Ability for parents to decide where their kids go to school is a win for families
Families, community leaders, political figures and others across Arkansas celebrated National School Choice Week, which started Sunday and ends Friday, with more than 353 events, meetings and activities in the state.
Gov. Asa Hutchinson joined other governors throughout the country by proclaiming Jan. 21-27 as Arkansas Choice Week as well.
National School Choice Week President Andrew Campanella said he were excited that Arkansas joined the celebrations.
"Like parents everywhere, Arkansas parents want only the best for their kids' education, and we hope National School Choice Week will give them an opportunity to pursue what's best for their kids," he said in a news release.
The national week is held every January as a public awareness effort to shine a light on education options for every child including traditional public schools, public charter schools, public magnet schools, online learning, private schools and homeschooling.
Under the Arkansas Public School Choice Act of 2015, students in kindergarten through 12th grade became eligible to attend school in any district through an application process. The application is due no later than May 1 of the year a student seeks to begin the fall semester. The non-resident district notifies the resident district of the filing and, by July 1, rejections or acceptance notifications are sent to the parent or guardian, according to information obtained on the Conway School District website.
Conway Public Schools Superintendent Greg Murry said the requirements set into law in 2015 was the first time that all districts were required to participate in school choice.
"It was passed because of a national movement to give parents more choices," he said. "In other parts of the country, districts may not be performing well and legislators in those states wanted to give parents the chance to leave that district without moving to another home. I can only assume the legislators in Arkansas wanted to give parents in our state the same choice."
Murry said at Conway, there are no reasons that it can reject an applicant unless it doesn't have a place for that student to attend school; it also doesn't matter where in the state a student live as long as it's in Arkansas.
He said he couldn't speak to whether the change has been good or bad for the district.
"Some would say that it could place in jeopardy the ability of a small school district to remain open if a neighboring school were to attract a critical mass of students away from that school district," Murry said.
Conway schools had an enrollment of 10,001 as of October 2017.
For this school year, Greenbrier School District had an enrollment of 3,560 students.
Superintendent Scott Spainhour said the school choice option is great for parents because they get to determine where they want their children to go, and that the district was positively affected as well.
"It's been good for us," he said. "We've grown."
Through the years, Spainhour said, they've received students from all the neighboring districts and average about 40-45 school choice students a year and have gotten students all the way from Cabot, Arkansas attending Greenbrier.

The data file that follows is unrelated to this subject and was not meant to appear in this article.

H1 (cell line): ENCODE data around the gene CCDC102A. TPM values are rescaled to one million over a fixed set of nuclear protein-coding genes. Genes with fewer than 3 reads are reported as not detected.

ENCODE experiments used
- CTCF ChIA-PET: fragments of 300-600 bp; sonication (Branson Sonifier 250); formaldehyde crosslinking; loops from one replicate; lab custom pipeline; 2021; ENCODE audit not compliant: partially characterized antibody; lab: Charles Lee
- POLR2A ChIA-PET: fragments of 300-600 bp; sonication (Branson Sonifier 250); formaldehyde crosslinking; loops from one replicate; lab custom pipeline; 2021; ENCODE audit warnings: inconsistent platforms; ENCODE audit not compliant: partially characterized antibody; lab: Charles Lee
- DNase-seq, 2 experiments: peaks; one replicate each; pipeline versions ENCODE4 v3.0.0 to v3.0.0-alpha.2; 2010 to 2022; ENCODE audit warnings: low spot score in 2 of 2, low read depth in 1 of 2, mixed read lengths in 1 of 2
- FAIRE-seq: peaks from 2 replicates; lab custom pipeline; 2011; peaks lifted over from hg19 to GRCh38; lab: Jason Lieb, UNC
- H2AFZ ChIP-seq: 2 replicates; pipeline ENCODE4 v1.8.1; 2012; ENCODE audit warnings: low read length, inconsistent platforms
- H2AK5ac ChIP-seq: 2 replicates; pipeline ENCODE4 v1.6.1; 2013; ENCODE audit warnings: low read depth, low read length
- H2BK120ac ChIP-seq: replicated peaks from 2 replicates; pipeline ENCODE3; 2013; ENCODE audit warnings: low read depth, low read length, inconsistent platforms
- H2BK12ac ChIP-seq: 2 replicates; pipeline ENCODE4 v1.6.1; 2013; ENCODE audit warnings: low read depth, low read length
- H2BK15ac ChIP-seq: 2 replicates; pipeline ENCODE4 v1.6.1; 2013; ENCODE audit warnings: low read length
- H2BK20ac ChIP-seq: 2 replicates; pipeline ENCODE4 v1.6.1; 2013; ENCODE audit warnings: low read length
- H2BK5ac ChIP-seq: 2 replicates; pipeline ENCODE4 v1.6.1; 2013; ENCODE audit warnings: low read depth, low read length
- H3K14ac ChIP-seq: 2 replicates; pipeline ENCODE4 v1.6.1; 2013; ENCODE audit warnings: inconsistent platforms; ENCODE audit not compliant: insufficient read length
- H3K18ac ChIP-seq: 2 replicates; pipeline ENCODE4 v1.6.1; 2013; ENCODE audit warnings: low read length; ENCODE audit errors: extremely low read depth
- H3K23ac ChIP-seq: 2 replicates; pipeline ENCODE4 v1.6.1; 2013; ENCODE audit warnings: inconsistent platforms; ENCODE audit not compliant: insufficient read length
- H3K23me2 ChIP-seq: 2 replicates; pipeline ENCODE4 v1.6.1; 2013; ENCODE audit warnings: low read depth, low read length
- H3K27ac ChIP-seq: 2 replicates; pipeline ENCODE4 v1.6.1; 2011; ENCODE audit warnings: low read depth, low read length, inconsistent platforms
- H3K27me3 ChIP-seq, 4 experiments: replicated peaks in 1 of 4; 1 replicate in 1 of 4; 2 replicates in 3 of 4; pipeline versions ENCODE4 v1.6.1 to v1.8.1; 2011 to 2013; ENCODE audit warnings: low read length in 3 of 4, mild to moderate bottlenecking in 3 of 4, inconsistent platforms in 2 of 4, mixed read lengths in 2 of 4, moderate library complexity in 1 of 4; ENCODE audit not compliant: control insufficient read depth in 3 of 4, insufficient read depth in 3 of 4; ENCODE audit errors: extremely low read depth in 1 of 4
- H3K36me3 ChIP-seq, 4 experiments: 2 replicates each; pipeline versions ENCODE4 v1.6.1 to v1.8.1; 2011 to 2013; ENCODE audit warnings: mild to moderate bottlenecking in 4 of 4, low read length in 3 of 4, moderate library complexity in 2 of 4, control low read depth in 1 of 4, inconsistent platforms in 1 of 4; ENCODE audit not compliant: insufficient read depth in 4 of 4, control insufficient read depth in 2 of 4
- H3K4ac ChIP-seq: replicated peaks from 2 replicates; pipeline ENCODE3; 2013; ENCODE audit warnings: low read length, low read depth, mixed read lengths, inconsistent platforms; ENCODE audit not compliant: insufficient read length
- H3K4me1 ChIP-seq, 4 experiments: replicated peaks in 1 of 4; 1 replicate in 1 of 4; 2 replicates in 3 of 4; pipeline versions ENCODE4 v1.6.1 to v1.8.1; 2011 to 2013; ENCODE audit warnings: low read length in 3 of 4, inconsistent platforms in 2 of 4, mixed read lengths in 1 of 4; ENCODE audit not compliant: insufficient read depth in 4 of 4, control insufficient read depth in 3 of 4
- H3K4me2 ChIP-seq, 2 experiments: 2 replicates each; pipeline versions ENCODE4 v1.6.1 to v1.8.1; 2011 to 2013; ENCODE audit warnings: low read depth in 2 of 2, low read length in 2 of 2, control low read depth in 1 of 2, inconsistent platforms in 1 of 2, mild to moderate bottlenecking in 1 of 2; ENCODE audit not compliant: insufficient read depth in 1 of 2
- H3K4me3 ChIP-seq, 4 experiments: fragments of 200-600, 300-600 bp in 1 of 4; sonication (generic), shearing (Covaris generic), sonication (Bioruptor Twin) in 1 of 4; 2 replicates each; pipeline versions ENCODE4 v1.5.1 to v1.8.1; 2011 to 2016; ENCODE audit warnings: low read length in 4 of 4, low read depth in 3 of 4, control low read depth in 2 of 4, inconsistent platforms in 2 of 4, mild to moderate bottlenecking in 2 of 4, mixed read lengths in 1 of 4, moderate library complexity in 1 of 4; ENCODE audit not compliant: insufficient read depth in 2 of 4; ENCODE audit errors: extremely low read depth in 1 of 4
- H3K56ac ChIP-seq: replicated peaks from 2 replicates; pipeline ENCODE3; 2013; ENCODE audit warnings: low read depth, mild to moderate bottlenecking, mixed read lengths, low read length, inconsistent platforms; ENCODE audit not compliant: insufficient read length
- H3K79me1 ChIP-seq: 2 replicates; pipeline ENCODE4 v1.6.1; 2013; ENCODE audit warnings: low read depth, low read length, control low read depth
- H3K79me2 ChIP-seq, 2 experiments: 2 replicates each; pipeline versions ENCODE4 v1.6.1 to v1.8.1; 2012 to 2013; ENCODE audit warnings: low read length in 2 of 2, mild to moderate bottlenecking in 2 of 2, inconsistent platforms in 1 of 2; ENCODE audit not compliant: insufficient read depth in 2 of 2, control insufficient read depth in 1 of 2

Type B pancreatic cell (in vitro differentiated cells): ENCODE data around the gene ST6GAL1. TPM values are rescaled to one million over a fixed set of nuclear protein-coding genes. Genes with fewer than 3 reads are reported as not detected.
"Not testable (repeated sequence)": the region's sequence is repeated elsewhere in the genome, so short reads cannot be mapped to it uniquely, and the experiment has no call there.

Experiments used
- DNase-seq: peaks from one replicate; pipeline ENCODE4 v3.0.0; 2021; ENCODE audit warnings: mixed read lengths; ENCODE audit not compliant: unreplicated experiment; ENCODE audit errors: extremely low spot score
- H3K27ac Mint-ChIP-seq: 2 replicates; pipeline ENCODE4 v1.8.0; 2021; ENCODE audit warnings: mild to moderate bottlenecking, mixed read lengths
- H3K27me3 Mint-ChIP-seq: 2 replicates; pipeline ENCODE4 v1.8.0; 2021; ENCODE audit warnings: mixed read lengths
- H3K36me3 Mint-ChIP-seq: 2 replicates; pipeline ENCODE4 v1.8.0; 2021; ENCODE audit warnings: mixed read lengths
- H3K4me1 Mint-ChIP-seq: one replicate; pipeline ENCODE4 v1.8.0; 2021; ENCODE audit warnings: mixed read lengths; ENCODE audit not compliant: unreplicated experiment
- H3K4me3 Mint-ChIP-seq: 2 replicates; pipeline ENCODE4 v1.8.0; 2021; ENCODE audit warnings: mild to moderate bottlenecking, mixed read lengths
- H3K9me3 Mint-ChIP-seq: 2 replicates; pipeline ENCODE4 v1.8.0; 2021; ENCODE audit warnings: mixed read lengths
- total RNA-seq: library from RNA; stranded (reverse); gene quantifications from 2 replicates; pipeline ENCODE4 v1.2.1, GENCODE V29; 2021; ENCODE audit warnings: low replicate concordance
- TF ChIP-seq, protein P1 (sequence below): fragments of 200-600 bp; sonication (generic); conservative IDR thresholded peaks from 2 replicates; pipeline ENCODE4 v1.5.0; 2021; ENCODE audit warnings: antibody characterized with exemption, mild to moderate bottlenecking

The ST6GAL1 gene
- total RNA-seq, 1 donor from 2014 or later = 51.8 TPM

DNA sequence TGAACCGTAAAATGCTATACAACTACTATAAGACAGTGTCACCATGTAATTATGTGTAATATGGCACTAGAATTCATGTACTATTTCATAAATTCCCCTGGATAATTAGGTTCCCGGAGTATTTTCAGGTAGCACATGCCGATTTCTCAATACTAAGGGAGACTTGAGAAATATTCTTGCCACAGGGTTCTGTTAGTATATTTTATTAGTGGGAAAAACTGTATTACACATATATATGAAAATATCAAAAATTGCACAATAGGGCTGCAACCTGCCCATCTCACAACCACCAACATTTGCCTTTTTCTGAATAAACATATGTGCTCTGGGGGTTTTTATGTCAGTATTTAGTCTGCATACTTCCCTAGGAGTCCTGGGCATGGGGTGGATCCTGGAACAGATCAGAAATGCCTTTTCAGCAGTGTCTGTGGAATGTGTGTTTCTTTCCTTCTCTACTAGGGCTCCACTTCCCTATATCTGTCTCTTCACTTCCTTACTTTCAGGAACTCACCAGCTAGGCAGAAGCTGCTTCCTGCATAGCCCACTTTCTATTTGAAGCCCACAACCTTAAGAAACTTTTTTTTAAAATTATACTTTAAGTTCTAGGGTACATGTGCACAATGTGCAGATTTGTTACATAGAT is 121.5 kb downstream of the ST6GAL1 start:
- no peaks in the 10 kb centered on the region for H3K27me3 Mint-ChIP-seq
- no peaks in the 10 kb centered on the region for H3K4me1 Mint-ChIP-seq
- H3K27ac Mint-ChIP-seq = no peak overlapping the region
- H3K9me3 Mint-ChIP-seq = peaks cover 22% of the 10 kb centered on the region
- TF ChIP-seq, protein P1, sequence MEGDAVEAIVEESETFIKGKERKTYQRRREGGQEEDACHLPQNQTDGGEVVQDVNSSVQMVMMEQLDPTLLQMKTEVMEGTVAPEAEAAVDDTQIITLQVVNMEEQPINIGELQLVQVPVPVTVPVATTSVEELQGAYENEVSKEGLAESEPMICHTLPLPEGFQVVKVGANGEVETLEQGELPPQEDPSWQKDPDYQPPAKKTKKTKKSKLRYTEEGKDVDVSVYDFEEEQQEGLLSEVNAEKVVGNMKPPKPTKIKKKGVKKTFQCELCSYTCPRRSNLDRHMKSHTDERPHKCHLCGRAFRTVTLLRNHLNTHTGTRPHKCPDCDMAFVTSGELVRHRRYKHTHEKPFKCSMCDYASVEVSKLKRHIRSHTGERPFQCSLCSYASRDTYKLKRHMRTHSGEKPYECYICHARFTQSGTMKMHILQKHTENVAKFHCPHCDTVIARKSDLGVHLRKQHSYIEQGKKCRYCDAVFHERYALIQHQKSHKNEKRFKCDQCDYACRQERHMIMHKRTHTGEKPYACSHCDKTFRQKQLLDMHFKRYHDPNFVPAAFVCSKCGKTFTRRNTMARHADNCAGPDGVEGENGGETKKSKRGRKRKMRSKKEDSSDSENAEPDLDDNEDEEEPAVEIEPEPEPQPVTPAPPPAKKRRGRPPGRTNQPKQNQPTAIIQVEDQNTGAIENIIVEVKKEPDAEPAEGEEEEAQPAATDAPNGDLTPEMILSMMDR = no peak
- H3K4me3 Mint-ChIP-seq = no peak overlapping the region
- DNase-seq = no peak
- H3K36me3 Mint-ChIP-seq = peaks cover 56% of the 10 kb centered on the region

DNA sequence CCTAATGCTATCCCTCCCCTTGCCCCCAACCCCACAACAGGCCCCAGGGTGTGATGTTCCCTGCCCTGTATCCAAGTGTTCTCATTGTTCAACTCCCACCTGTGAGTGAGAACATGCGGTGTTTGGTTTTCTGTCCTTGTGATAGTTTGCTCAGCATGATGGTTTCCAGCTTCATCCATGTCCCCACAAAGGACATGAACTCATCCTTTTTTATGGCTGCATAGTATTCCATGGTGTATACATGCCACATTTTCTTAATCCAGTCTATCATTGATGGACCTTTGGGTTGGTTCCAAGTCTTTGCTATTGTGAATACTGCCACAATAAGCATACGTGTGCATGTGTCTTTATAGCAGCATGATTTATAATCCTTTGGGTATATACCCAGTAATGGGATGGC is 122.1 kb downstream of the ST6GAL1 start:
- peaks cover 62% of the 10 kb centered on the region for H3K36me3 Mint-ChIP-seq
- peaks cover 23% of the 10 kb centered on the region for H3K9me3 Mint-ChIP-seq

But, just like in other schools, he said, whether a family's application is approved or not is based on room.
"Just because they apply is not 100 percent they can come or not," Spainhour said. "[But], once a school choice kid is approved, they're approved. I don't reject that many. It happens time to time."
In the years since the law went into event, he said, they haven't had any specific challenges or issues that he knows of except just always "trying to determine the numbers and spaces" they have.
Spainhour said that's why early enrollment for districts is so crucial — the earlier the better because he said they try to leave the school at 90-95 percent capacity to save some spots for school choice.
"Tha'ts the hard part is juggling the numbers and personnel," he said.
"Overall though," Spainhour said it's been positive for Greenbrier.
"It's added to the district … hasn't taken anything away," he said. "We've gained more than we've lost."
Arkansas Connections Academy, a virtual public school for students kindergarten through 11th grade across the state, also participates in school choice.
Principal Darla Gardner said the school meets the needs of students who deal with medical conditions, travel with parents, train as competitive athletes and more.
"Really, just a variety of reason and that's why we get excited about school choice," she said.
The school, Gardner said, gives students and their families — they currently enroll around 400 — the ability to have a flexible schedule and complete work on their own time by attending public school at home and connecting virtually with the more than 24 teachers at the academy through recorded lessons.
"It's exciting that Arkansas provides families with all kinds of choices, whatever their need might be," she said.
U.S. Senator John Boozman from Arkansas also declared his support for the law.
"I am proud to support school choice policies," he said in a news release. "As a former school board member, I understand that education decisions should be handled at the state and local level. The flexibility provided in Arkansas empowers parents to choose the best education options that meet the needs and learning styles of their children."